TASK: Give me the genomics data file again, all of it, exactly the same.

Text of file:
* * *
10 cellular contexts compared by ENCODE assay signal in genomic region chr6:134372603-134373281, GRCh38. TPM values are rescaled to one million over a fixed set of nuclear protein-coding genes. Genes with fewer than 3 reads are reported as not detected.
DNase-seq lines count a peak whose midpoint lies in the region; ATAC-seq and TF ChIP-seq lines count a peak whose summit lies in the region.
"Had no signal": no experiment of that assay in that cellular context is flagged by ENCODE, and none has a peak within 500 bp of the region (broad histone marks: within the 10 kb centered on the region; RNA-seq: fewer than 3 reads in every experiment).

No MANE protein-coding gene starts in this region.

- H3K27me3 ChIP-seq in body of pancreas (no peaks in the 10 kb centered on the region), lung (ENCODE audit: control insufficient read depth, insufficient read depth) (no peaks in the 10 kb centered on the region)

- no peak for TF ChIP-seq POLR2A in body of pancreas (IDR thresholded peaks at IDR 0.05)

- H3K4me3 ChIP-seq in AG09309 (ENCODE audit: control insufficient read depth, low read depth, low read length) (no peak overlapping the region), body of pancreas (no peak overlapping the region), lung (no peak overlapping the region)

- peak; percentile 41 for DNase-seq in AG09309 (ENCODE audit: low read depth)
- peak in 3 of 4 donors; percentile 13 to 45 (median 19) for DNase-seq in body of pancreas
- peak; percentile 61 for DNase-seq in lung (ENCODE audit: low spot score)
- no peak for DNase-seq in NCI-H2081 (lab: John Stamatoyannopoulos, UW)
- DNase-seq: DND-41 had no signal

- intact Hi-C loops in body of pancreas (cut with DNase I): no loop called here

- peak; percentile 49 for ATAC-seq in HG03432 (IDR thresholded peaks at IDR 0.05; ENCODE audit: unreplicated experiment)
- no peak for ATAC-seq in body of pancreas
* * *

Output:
10 cellular contexts compared by ENCODE assay signal in genomic region chr6:134372603-134373281, GRCh38. TPM values are rescaled to one million over a fixed set of nuclear protein-coding genes. Genes with fewer than 3 reads are reported as not detected.
DNase-seq lines count a peak whose midpoint lies in the region; ATAC-seq and TF ChIP-seq lines count a peak whose summit lies in the region.
"Had no signal": no experiment of that assay in that cellular context is flagged by ENCODE, and none has a peak within 500 bp of the region (broad histone marks: within the 10 kb centered on the region; RNA-seq: fewer than 3 reads in every experiment).

No MANE protein-coding gene starts in this region.

- H3K27me3 ChIP-seq in body of pancreas (no peaks in the 10 kb centered on the region), lung (ENCODE audit: control insufficient read depth, insufficient read depth) (no peaks in the 10 kb centered on the region)

- no peak for TF ChIP-seq POLR2A in body of pancreas (IDR thresholded peaks at IDR 0.05)

- H3K4me3 ChIP-seq in AG09309 (ENCODE audit: control insufficient read depth, low read depth, low read length) (no peak overlapping the region), body of pancreas (no peak overlapping the region), lung (no peak overlapping the region)

- peak; percentile 41 for DNase-seq in AG09309 (ENCODE audit: low read depth)
- peak in 3 of 4 donors; percentile 13 to 45 (median 19) for DNase-seq in body of pancreas
- peak; percentile 61 for DNase-seq in lung (ENCODE audit: low spot score)
- no peak for DNase-seq in NCI-H2081 (lab: John Stamatoyannopoulos, UW)
- DNase-seq: DND-41 had no signal

- intact Hi-C loops in body of pancreas (cut with DNase I): no loop called here

- peak; percentile 49 for ATAC-seq in HG03432 (IDR thresholded peaks at IDR 0.05; ENCODE audit: unreplicated experiment)
- no peak for ATAC-seq in body of pancreas